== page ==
Dickinson College Humanities Program in Norwich

I Say “Rubbish” To That…

September 19, 2010 · 2 Comments

In America I have always had the feeling that one thing or one aspect you do not talk about at school is religion and your personal religious beliefs. I believe this stems from the thought that people’s feelings will be hurt, that it is too personal. I say “rubbish” to that way of thought, if there is one thing I have appreciated on this trip is the amount of religious discussions we have had in our group. Never had I had full on discussion about religions and my own personal religious beliefs with my own peers before this month. So, I would like to take the time so say Thank you Britain for allowing us to be a little bit more open in our beliefs.

Throughout this month we have visited a number of Cathedrals, Churches, and Religious Centers. As a Catholic I definitely identified more with the Cathedrals and Churches we visited. My favorite of these was St. Paul’s Cathedral. It is a magnificent structure that really attests to the power and might of humans. When I see gorgeous structures like St. Paul’s I always wonder how a great architects mind, like Christopher Wren, see when they see an empty space. People who are born with the ability to express through creation always impress me and make me just a little bit jealous.

On other note I was really uneasy and uncomfortable with Britain transforming these Cathedrals and Churches from spiritual dwellings into semi- museums. I feel it makes them very impersonal and looses a little bit of its beauty. However, on the other hand it is also a way for people of different sects and beliefs to learn and experience these religions. I guess with every decision made there is a positive and a negative.

After seeing all these really old places where kings and queens were crowned we moved on to religions that I know little to nothing about. The first of which was the Mandir. Let me just say that before this day I had never even seen what a Hindu place of worship looks like or known much about the religion. I was surprised to see another magnificent place of worship, with such high precision of architecture. The religion itself is radically different from what I am use to but nonetheless I felt welcomed and curious at the same time. Perhaps, what struck me the most was the fact that in the place of worship and veneration women and men are separated.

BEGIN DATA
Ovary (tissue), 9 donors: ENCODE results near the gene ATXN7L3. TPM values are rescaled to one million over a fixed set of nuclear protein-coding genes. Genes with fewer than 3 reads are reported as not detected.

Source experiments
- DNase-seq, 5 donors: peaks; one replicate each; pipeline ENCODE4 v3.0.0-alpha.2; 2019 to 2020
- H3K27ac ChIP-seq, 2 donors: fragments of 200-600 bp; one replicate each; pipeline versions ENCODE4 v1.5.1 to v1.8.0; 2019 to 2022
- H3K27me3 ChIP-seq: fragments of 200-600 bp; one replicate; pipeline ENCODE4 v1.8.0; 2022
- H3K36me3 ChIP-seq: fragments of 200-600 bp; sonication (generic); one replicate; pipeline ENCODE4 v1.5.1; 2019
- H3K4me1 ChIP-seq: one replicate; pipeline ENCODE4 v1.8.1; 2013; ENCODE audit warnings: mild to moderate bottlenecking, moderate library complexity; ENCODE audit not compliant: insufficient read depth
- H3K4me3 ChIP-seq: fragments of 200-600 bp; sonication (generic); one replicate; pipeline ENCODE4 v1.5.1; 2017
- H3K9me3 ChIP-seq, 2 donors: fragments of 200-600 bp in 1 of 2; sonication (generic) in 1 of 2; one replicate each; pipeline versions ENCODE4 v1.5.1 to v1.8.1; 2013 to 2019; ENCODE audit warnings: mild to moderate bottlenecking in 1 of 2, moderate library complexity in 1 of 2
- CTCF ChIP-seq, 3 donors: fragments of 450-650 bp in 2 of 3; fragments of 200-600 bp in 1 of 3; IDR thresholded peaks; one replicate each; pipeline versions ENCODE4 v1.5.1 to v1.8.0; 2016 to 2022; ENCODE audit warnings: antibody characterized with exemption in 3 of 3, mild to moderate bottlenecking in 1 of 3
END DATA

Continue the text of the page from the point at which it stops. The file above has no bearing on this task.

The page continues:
After the Mandir we visited a Mosque in the East End. Unlike my learning experience within the Mandir I felt my opportunity to learn about Islam and the community was lost in such a quick and impersonal tour. The Mosque was pretty well developed but the interior was not as interesting as I had expected it to be. I was actually excited to wear a head covering to visit this temple just because I had never been required to do it.

The last place of worship we visited was a Synagogue. This was not my first visit to a Jewish temple but it was very different to my last experience. In my last experience I attended an actual service and I had to go through security check prior to entering the premises. In the actual services I felt like a complete outsider I hardly knew what was going on. This time, however, we were expected. We did not have to go through security and were given a very comprehensive lesson on the history of Jewish people in England. All around it was a great experience.

From all my visits to these largely different and sometimes similar sects of religions I came to my own conclusion about religions in general. Religions will always be necessary as long as man live. Religions were at first the first form of government for communities stipulating how to act, how to work, how to live as a unit, etc. Now religions provide for man a sense of purpose beyond our own physical existence, they attempt to explain the unexplained, to give hope, to give a sense of identity, and lastly to create a sense of community. Therefore, I think that all religions will continue to existence as long as man lives.

Categories: 2010 Jamie
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2 responses so far ↓

  •   bowmanc // Sep 19th 2010 at 18:01

    I am not entirely sure that religions were the first form of government for mankind. How do you think the increase in physical understanding of the universe has shaped our (as in, the world’s) relationship with religion? I find your last paragraph especially interesting.

  •   jamie // Sep 20th 2010 at 15:43

    well in my opinion the greater knowledge of the universe we have today has done one of two things to our relationship with religion. It has either cemented humans own insignificance in the world/ universe further supporting the belief in a greater being. Or it has made people believe there is absolutely no way one being could have created and kept track of everything that exists in the universe. Why do you find my last paragraph interesting? How do you think our increase in knowledge has affected our relationship with religions?

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